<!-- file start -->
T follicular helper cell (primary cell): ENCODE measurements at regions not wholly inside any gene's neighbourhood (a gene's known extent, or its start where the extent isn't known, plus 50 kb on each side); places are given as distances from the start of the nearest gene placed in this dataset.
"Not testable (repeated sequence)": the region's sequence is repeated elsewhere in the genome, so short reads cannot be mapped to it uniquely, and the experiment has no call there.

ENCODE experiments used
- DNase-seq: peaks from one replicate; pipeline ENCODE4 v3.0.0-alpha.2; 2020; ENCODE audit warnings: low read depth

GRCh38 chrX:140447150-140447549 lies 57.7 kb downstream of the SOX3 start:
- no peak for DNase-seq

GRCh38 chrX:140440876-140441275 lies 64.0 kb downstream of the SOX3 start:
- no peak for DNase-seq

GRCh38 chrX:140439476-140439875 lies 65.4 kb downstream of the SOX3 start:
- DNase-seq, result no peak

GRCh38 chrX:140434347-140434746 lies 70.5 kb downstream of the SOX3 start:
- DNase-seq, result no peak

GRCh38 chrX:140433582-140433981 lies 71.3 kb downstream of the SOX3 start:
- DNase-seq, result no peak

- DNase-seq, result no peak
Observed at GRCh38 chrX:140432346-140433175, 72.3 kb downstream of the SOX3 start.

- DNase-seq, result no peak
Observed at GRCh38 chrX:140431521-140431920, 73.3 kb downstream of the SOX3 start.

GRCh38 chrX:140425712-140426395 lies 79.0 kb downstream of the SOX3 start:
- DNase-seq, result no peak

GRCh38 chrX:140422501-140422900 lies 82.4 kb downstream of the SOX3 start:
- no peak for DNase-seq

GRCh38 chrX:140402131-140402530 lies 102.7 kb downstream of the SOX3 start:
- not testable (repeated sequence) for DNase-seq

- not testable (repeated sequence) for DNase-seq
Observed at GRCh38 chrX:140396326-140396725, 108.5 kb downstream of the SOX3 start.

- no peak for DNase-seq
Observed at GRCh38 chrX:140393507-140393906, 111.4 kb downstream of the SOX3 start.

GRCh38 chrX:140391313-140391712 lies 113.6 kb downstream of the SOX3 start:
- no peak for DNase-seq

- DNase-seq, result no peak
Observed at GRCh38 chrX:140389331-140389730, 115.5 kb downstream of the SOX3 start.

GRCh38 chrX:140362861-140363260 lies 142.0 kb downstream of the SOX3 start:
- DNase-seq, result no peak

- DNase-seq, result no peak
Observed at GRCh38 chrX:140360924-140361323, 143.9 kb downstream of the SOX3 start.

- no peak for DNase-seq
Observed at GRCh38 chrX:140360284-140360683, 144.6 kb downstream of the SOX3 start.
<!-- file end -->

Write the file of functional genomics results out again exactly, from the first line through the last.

T follicular helper cell (primary cell): ENCODE measurements at regions not wholly inside any gene's neighbourhood (a gene's known extent, or its start where the extent isn't known, plus 50 kb on each side); places are given as distances from the start of the nearest gene placed in this dataset.
"Not testable (repeated sequence)": the region's sequence is repeated elsewhere in the genome, so short reads cannot be mapped to it uniquely, and the experiment has no call there.

ENCODE experiments used
- DNase-seq: peaks from one replicate; pipeline ENCODE4 v3.0.0-alpha.2; 2020; ENCODE audit warnings: low read depth

GRCh38 chrX:140447150-140447549 lies 57.7 kb downstream of the SOX3 start:
- no peak for DNase-seq

GRCh38 chrX:140440876-140441275 lies 64.0 kb downstream of the SOX3 start:
- no peak for DNase-seq

GRCh38 chrX:140439476-140439875 lies 65.4 kb downstream of the SOX3 start:
- DNase-seq, result no peak

GRCh38 chrX:140434347-140434746 lies 70.5 kb downstream of the SOX3 start:
- DNase-seq, result no peak

GRCh38 chrX:140433582-140433981 lies 71.3 kb downstream of the SOX3 start:
- DNase-seq, result no peak

- DNase-seq, result no peak
Observed at GRCh38 chrX:140432346-140433175, 72.3 kb downstream of the SOX3 start.

- DNase-seq, result no peak
Observed at GRCh38 chrX:140431521-140431920, 73.3 kb downstream of the SOX3 start.

GRCh38 chrX:140425712-140426395 lies 79.0 kb downstream of the SOX3 start:
- DNase-seq, result no peak

GRCh38 chrX:140422501-140422900 lies 82.4 kb downstream of the SOX3 start:
- no peak for DNase-seq

GRCh38 chrX:140402131-140402530 lies 102.7 kb downstream of the SOX3 start:
- not testable (repeated sequence) for DNase-seq

- not testable (repeated sequence) for DNase-seq
Observed at GRCh38 chrX:140396326-140396725, 108.5 kb downstream of the SOX3 start.

- no peak for DNase-seq
Observed at GRCh38 chrX:140393507-140393906, 111.4 kb downstream of the SOX3 start.

GRCh38 chrX:140391313-140391712 lies 113.6 kb downstream of the SOX3 start:
- no peak for DNase-seq

- DNase-seq, result no peak
Observed at GRCh38 chrX:140389331-140389730, 115.5 kb downstream of the SOX3 start.

GRCh38 chrX:140362861-140363260 lies 142.0 kb downstream of the SOX3 start:
- DNase-seq, result no peak

- DNase-seq, result no peak
Observed at GRCh38 chrX:140360924-140361323, 143.9 kb downstream of the SOX3 start.

- no peak for DNase-seq
Observed at GRCh38 chrX:140360284-140360683, 144.6 kb downstream of the SOX3 start.